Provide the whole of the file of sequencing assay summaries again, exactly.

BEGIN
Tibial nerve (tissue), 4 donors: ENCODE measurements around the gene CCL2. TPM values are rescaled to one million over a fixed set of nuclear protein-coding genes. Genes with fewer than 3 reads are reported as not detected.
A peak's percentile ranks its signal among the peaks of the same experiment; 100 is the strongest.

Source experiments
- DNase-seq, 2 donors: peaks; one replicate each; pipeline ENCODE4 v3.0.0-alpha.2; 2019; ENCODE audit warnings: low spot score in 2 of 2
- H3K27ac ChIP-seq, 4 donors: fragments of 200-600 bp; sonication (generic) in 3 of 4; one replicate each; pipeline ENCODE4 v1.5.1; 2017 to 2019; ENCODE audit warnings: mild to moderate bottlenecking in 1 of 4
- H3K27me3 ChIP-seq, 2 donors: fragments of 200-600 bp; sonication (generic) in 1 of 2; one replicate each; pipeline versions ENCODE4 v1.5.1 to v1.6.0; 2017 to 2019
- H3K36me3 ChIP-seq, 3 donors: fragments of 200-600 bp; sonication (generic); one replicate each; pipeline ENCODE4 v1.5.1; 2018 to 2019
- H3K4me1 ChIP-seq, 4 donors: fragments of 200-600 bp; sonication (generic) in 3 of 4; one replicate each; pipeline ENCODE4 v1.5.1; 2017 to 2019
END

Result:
Tibial nerve (tissue), 4 donors: ENCODE measurements around the gene CCL2. TPM values are rescaled to one million over a fixed set of nuclear protein-coding genes. Genes with fewer than 3 reads are reported as not detected.
A peak's percentile ranks its signal among the peaks of the same experiment; 100 is the strongest.

Source experiments
- DNase-seq, 2 donors: peaks; one replicate each; pipeline ENCODE4 v3.0.0-alpha.2; 2019; ENCODE audit warnings: low spot score in 2 of 2
- H3K27ac ChIP-seq, 4 donors: fragments of 200-600 bp; sonication (generic) in 3 of 4; one replicate each; pipeline ENCODE4 v1.5.1; 2017 to 2019; ENCODE audit warnings: mild to moderate bottlenecking in 1 of 4
- H3K27me3 ChIP-seq, 2 donors: fragments of 200-600 bp; sonication (generic) in 1 of 2; one replicate each; pipeline versions ENCODE4 v1.5.1 to v1.6.0; 2017 to 2019
- H3K36me3 ChIP-seq, 3 donors: fragments of 200-600 bp; sonication (generic); one replicate each; pipeline ENCODE4 v1.5.1; 2018 to 2019
- H3K4me1 ChIP-seq, 4 donors: fragments of 200-600 bp; sonication (generic) in 3 of 4; one replicate each; pipeline ENCODE4 v1.5.1; 2017 to 2019